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# Fan Pressure Rise Here is metioned that the total static pressure has to be used for the Fan Pressure Rise parameter in EnergyPlus.

Can someone explain why the total pressure (= total static pressure + dynamic pressure) should not be used? Thank you in advance!

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Short answer, total static pressure in the HVAC community includes dynamic losses from fittings and is equal to total pressure. Losses from fittings (elbows, branches, tees) is sometimes converted to an equivalent length of "straight duct" and then applied a friction loss. This might be why there is the misnomer of total "static" pressure. Or the loss coefficient ("C") for a fitting is looked up in a table and multiplied by velocity pressure ("Vp") to determine the loss.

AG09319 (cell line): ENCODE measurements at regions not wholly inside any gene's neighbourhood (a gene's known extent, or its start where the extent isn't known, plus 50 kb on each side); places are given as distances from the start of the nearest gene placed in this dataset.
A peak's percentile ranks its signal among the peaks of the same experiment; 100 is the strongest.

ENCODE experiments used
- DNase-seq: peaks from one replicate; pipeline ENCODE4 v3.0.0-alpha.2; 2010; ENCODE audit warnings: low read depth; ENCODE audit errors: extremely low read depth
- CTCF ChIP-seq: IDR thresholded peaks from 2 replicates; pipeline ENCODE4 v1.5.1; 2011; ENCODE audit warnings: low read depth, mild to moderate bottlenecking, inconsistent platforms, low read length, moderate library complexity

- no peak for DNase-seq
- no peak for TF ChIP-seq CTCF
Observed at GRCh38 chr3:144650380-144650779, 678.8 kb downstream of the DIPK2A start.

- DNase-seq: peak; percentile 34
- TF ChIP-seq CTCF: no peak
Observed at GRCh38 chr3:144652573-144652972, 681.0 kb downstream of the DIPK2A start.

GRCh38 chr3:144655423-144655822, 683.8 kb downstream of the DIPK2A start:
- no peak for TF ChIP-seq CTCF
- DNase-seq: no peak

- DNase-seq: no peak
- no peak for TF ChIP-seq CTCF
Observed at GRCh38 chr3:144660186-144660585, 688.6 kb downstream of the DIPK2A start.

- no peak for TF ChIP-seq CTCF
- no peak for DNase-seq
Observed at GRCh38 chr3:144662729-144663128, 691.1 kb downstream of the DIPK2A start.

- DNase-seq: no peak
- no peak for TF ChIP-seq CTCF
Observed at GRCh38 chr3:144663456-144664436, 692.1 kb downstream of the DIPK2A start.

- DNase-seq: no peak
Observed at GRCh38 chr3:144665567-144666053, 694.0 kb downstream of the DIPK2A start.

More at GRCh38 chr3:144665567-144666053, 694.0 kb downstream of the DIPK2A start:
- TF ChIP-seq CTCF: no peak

The total pressure includes external static pressure and internal static pressure. External static pressure includes losses from volume control dampers, fire dampers, air outlets, duct length pressure drop (i.e. friction losses), duct fittings (i.e. dynamic/velocity losses), louvers, etc.

Internal static pressure includes things like filters, cooling coils, heating cools, and heat exchangers.

So, you should use the "total" pressure in your numbers below, as it includes the dynamic/velocity pressure loss from fittings.

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I would like to simulate a HVAC system with the following fan specifications: system effect: 76 Pa, external static pressure: 350 Pa, total static pressure: 831 Pa, dynamic pressure: 74 Pa, total pressure: 905 Pa.

So in this case I should also not use the total pressure?

I revised my above answer to be a bit more clear. You should use the "total" pressure in your numbers above, as it includes the dynamic/velocity pressure loss from fittings.